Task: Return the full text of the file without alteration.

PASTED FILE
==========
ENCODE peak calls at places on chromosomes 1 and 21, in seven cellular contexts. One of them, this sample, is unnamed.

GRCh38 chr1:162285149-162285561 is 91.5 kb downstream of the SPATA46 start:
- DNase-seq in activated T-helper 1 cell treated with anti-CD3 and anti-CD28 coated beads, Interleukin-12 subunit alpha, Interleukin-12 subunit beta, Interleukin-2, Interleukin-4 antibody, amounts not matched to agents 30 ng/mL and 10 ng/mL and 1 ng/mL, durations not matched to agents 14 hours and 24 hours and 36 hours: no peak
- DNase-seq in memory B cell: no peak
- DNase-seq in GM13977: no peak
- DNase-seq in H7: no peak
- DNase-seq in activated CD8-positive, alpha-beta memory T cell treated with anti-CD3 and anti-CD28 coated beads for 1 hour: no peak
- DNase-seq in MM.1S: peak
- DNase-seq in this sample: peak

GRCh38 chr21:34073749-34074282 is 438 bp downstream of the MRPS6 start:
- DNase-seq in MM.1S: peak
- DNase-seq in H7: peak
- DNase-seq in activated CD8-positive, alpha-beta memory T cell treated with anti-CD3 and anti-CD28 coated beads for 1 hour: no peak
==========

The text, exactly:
ENCODE peak calls at places on chromosomes 1 and 21, in seven cellular contexts. One of them, this sample, is unnamed.

GRCh38 chr1:162285149-162285561 is 91.5 kb downstream of the SPATA46 start:
- DNase-seq in activated T-helper 1 cell treated with anti-CD3 and anti-CD28 coated beads, Interleukin-12 subunit alpha, Interleukin-12 subunit beta, Interleukin-2, Interleukin-4 antibody, amounts not matched to agents 30 ng/mL and 10 ng/mL and 1 ng/mL, durations not matched to agents 14 hours and 24 hours and 36 hours: no peak
- DNase-seq in memory B cell: no peak
- DNase-seq in GM13977: no peak
- DNase-seq in H7: no peak
- DNase-seq in activated CD8-positive, alpha-beta memory T cell treated with anti-CD3 and anti-CD28 coated beads for 1 hour: no peak
- DNase-seq in MM.1S: peak
- DNase-seq in this sample: peak

GRCh38 chr21:34073749-34074282 is 438 bp downstream of the MRPS6 start:
- DNase-seq in MM.1S: peak
- DNase-seq in H7: peak
- DNase-seq in activated CD8-positive, alpha-beta memory T cell treated with anti-CD3 and anti-CD28 coated beads for 1 hour: no peak